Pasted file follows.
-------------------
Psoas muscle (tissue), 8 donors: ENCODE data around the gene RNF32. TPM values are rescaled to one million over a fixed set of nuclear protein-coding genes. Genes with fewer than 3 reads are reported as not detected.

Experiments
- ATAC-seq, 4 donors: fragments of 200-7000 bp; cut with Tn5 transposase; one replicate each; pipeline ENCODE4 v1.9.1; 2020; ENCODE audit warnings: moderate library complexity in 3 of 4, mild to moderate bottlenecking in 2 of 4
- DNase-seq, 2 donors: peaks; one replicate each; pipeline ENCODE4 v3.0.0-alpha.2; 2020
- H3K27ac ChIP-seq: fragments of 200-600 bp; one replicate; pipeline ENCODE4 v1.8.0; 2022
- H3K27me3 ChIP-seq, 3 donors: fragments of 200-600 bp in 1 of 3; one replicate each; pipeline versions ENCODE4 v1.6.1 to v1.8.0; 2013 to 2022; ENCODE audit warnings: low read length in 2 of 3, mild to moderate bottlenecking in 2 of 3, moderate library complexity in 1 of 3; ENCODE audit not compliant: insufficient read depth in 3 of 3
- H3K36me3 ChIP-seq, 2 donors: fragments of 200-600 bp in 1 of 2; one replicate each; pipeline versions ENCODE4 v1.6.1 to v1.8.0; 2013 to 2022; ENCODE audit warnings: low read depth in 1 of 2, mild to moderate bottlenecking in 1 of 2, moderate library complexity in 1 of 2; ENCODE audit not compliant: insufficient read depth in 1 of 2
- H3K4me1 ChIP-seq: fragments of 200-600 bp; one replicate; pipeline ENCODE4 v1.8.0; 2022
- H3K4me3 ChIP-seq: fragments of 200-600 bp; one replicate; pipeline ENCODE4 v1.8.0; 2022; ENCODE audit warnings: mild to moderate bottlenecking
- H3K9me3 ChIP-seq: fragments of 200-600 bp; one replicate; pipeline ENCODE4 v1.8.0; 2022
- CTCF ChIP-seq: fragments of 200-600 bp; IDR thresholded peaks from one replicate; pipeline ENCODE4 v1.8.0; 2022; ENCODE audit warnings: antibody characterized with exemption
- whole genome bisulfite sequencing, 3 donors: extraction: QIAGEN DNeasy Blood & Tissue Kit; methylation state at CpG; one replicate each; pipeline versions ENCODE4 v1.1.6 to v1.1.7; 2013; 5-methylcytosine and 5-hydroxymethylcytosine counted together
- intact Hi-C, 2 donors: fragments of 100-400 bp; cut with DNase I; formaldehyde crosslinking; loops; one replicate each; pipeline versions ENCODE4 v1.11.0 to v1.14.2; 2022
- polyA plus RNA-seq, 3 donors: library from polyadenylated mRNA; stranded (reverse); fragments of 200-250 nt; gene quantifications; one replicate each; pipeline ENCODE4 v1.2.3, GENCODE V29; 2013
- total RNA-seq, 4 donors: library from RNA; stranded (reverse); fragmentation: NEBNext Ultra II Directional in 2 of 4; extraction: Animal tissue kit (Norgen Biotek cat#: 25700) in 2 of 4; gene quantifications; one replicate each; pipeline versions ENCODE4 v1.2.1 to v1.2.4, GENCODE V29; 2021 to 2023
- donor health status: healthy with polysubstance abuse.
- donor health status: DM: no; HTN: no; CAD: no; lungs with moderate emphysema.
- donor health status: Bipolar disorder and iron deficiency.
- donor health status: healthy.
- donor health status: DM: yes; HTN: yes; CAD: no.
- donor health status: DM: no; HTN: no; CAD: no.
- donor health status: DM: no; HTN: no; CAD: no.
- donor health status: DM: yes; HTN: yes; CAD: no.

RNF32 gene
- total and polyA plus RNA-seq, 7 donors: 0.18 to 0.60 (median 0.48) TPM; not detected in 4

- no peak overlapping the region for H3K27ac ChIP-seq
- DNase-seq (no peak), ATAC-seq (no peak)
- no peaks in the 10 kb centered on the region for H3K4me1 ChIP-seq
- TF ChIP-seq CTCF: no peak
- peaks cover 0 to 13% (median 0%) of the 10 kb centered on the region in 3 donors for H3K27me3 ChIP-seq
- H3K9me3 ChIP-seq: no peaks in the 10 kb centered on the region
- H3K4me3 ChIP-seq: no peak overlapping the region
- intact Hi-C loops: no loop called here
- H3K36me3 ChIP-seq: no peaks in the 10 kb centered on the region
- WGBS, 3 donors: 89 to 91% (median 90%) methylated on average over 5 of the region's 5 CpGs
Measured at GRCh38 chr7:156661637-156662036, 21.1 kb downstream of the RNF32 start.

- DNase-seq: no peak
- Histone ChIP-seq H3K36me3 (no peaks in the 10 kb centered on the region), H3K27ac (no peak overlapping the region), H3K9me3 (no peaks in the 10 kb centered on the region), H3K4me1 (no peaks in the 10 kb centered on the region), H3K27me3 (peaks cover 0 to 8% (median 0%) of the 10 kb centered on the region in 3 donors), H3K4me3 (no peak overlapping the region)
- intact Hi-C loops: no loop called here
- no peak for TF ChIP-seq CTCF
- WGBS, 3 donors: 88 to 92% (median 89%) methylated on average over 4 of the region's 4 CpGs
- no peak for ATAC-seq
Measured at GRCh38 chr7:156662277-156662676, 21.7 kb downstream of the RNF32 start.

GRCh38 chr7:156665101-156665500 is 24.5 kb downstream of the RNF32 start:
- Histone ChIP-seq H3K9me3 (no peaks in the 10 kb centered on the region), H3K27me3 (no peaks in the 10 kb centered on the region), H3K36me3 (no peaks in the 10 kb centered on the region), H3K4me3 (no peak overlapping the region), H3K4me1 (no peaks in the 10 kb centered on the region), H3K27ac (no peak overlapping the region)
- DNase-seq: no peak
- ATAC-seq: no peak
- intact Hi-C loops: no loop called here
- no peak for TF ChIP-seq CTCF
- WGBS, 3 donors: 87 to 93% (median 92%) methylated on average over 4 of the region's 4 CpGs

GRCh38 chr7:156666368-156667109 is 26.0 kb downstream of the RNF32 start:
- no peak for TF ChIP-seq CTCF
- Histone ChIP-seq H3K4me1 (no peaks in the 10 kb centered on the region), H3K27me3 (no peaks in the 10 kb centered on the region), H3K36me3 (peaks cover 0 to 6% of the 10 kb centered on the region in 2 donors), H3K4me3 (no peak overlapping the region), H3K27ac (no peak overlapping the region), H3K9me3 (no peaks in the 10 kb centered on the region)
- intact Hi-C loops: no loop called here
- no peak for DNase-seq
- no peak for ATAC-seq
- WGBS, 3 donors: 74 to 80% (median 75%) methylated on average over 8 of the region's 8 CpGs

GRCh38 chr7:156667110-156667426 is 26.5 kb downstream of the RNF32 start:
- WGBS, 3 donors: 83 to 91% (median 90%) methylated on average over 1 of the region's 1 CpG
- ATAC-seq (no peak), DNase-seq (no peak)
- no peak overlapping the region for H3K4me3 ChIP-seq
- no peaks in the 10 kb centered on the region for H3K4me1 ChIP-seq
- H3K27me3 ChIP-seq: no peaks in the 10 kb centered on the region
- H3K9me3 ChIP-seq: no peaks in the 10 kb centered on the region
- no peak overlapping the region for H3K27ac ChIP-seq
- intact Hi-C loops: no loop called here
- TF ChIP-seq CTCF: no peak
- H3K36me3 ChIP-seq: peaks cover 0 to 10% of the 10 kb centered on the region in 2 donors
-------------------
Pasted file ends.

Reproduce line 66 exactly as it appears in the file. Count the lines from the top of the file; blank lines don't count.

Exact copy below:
- intact Hi-C loops: no loop called here